Let's talk MS Office files (Word, Excel, etc...)


#1

For work, I tend to work a lot with csv files, which sometimes are easier to edit quickly in notepad than opening them in bloody Excel every time.

Now I am starting to use Atom for that kind of affair and found myself wishing there was a csv language grammar / syntax highlighting for those pesky csv files.

That’s one thing.

But beyond that, it got me thinking about working with actual Office files. There are converters out there that can produce Markdown files from Word documents, and Excel viewers and Open Document editors etc… so I was wondering if anyone has thought of creating packages for working with Office formats, such as docx, xlsx, odf etc… ?

I’m sure it’s not a minor undertaking, but I wanted to open a discussion on the idea, as to how much of that might be feasible.
Working with tables is probably a tough one (there has been another discussion on Markdown tables already), but I can’t imagine it to be impossibe at least for basic formatting (not talking full Excel formula support or some such magic).

Thoughts?


#2

I thought about writing a CSV editor that would basically just be a matrix of cells with inputs … maybe some buttons or keybindings to allow you to insert or remove columns and rows. That was pretty ambitious for my current level of knowledge. I wouldn’t want to even think about trying to support Excel formats even for such a limited use case :scream: (Granted, the last time I looked at the Excel format specification it was still a binary container … but I can’t imagine that the XML-based formats are really that much better.)


#3

That would be pretty shweet indeed. I would already be quite happy with a decent csv grammar, helping to oversee the block of data and discern fields from each other, maybe different colors for different data types, that sort of thing…
But your idea sounds much more fun in and of itself.


#4

I would go for the formatted CSV grammar approach. It would be easy to do and I’d use it a lot. Especially for testing my sw that reads/writes CSVs.

If you think about it, CSVs are similar to markdown. They have simple text-only representations that convert to heavy formats.

@leedohm’s more grand ideas could be what the CSV expands to, like the markdown expansion.


#6

It reminds me that there was a previous discussion on a pretty similar topic:


#7

Yea that’s the one I linked in as well. It seems there is a common goal with that idea.


#8

Oh, I completely missed the link in your post, my bad.

And yeah, there’s definitely something something to do for tabular data edition/presentation. I have my hands full at the time with maintaining and upgrading all the packages I have written so far to the new Atom APIs but it seems like an interesting challenge. I’ll try to think about something after releasing all the updates I have to release ^^.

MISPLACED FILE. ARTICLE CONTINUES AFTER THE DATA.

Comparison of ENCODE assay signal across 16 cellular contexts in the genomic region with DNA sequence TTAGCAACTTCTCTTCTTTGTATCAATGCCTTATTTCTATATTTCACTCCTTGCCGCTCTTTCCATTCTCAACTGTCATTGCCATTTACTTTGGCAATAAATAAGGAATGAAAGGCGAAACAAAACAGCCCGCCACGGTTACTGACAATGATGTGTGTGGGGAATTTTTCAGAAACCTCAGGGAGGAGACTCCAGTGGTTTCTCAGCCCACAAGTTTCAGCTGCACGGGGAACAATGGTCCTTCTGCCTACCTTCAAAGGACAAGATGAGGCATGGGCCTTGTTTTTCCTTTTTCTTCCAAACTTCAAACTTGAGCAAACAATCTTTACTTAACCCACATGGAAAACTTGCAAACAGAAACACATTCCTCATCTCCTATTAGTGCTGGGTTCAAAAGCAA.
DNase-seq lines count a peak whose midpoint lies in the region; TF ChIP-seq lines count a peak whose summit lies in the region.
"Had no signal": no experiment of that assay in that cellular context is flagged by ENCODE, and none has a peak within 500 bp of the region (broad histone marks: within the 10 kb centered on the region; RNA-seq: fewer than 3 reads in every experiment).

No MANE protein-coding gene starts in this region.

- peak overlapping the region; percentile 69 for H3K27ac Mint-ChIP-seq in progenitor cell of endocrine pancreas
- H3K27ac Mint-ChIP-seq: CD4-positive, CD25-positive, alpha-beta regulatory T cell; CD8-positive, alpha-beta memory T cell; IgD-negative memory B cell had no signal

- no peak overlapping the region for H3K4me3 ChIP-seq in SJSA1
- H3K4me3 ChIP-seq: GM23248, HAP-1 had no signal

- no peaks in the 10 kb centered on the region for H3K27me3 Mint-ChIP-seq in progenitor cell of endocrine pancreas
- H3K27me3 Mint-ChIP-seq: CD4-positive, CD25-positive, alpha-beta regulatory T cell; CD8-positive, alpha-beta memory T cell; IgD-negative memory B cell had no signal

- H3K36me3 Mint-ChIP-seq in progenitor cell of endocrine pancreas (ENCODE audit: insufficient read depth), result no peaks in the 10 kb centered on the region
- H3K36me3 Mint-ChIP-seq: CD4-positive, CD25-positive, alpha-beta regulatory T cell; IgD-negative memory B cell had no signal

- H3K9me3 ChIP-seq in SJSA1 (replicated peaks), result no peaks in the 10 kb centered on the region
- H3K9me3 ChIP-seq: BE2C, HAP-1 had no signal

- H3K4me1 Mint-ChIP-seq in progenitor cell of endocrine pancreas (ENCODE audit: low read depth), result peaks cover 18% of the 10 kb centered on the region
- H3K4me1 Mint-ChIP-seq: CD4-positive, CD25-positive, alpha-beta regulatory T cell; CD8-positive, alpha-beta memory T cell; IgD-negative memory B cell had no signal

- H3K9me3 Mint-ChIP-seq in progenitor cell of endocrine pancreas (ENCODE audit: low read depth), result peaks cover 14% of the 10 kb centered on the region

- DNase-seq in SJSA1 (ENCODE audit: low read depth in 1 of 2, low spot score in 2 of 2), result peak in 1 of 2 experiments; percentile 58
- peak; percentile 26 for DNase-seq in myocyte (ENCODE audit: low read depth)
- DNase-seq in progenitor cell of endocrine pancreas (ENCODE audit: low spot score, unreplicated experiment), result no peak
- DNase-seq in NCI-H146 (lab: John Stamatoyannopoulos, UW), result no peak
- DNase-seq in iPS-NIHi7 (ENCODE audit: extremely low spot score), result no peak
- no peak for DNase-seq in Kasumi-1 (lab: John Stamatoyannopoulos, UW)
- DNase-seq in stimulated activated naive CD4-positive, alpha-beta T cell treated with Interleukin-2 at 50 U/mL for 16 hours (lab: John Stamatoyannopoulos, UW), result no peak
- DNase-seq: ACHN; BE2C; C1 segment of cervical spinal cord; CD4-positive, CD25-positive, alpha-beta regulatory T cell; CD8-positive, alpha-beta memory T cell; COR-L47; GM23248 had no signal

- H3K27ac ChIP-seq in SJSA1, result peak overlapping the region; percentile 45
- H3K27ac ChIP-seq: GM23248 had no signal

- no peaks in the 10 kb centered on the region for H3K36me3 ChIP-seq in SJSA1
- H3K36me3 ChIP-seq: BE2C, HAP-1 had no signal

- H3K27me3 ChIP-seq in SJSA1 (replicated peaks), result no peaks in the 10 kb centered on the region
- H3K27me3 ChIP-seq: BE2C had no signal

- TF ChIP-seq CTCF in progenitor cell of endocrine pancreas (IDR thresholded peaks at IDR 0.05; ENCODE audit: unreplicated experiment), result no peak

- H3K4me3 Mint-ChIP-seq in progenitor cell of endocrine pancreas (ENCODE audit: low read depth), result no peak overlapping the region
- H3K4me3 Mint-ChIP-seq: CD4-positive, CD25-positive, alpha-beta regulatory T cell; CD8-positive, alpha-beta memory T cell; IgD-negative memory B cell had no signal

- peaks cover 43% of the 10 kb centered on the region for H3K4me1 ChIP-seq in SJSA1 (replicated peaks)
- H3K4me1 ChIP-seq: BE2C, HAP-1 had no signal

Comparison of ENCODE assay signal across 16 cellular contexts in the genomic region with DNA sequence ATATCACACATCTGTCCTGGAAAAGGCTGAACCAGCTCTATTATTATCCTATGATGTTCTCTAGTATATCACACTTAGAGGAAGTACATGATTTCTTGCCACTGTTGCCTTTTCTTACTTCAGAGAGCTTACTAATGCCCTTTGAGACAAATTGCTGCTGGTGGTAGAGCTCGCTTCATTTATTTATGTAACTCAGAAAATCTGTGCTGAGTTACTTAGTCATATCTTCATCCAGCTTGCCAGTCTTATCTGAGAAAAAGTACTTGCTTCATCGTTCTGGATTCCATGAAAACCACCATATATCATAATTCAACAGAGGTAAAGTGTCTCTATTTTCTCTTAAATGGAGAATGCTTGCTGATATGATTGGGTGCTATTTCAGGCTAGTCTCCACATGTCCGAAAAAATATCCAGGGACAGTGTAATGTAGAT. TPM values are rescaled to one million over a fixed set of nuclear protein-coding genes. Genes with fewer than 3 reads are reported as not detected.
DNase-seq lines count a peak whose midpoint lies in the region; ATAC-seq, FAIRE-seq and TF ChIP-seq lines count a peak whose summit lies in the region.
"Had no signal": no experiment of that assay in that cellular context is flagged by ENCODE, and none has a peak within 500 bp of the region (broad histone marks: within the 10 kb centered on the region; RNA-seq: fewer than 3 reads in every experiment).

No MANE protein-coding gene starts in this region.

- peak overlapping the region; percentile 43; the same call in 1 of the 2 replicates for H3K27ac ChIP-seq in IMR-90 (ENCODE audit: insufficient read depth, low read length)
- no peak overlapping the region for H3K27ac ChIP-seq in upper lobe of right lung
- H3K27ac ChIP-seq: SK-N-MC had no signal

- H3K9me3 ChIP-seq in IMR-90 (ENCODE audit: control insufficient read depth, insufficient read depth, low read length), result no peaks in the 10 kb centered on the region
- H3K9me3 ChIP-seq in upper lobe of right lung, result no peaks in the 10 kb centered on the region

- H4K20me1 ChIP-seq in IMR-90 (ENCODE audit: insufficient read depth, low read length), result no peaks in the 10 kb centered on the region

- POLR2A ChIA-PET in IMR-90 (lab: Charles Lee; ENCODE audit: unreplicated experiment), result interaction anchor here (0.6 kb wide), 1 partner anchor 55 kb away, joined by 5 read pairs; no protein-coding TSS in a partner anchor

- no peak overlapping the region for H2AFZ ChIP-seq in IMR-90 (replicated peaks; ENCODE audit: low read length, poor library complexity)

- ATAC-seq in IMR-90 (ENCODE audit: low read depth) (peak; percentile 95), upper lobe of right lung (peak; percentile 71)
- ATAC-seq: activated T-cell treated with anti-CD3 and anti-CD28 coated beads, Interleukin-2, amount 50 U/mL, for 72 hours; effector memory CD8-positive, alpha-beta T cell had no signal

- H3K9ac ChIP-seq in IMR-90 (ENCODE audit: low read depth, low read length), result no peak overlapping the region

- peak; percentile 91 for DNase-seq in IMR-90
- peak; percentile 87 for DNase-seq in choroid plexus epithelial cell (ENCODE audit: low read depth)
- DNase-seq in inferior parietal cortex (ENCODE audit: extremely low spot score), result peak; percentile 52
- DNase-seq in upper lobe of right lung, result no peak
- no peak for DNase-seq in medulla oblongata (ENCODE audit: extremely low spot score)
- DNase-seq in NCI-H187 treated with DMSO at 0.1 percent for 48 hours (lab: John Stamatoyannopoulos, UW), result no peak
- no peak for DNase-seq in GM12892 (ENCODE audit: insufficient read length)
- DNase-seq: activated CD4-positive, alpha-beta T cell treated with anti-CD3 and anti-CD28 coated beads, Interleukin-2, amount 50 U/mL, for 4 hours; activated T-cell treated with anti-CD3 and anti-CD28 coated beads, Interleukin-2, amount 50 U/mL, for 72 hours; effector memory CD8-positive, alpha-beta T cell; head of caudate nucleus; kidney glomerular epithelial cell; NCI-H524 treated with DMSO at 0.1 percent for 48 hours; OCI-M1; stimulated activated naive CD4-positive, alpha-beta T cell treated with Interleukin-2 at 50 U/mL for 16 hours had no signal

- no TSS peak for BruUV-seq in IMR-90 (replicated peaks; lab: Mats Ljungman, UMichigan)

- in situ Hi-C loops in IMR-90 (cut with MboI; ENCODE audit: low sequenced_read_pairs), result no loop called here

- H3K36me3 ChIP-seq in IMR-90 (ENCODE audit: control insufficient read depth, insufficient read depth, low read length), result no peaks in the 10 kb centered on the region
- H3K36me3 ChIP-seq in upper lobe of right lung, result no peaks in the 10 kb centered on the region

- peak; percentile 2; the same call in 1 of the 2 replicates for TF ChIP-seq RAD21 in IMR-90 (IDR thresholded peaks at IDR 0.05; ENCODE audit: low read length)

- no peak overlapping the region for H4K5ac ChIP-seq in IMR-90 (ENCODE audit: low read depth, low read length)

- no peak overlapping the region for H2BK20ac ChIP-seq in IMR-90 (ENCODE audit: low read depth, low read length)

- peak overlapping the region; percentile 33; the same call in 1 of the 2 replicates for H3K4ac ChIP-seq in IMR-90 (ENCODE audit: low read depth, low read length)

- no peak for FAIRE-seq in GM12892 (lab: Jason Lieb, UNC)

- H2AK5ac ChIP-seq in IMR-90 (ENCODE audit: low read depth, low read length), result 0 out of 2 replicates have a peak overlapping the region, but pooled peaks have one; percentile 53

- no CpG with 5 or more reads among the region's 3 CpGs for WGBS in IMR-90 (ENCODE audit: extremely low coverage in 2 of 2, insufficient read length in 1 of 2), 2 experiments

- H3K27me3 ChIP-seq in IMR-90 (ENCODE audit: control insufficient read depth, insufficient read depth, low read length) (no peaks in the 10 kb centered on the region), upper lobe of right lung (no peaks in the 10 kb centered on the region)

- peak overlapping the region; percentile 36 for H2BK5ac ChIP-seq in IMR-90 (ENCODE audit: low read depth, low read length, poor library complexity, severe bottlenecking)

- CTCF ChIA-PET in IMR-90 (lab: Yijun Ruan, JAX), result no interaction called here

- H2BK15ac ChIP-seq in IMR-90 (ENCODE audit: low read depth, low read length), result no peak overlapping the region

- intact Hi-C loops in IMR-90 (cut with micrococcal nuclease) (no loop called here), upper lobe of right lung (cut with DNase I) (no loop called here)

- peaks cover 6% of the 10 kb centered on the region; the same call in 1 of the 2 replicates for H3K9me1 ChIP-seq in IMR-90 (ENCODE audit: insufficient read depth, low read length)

#9

I wish I understood how http://jsfiddle.net/ondras/hYfN3/ performs this magic of making cells editable on click, and tab and stuff.

Perhaps that could be used by a table editor? Read the CSV, convert it into an HTML table, allow the user to edit that, then read the table and overwrite the CSV?


#10

I doesn’t see any magic here, just a table with an input in each cells and styles for :hover and :focus states.

I think this approach isn’t the most suited for Atom.
Firstly using input like that will conflict with how Atom handles inputs (there’s a bunch of topic in this forum about how hard is it to use form inputs, ask @mark_hahn about it), it also prevents from reusing a lots of Atom stuff (history, snippets, code highlights, etc.), I think the proper way would be to at least use a mini editor for edition, but a real editor would be best IMO.
Secondly, when considering editing a CSV, you can have file with thousands of rows, building a single table with all theses rows will kill Atom responsiveness almost immediately so the same approach as the editor have to be used (render only the visible rows).

I started a table edit package for Atom that is still in its early days, I’m using a React component for the table, allowing for fast scrolling and manipulation, even when the table contains tens of thousands of rows. I didn’t started the edit part yet, as I’m currently stuck looking for a way to handle variable height rows efficiently but I have most of the edition code on the model ready, with full undo/redo support for all its methods, the whole thing with tests and a good coverage. Handling variable row heights is a really tricky things to implement and I haven’t decided if I were trying to measure the cell’s content or not (which can just kill the performance on really large tables).


#11

I think the best approach is to create a contenteditable HTML table from the CSV file when opening it and to transform it back into a CSV file when the document is saved. It’s simple, easy, clean and leaves the hard work to Webkit. Example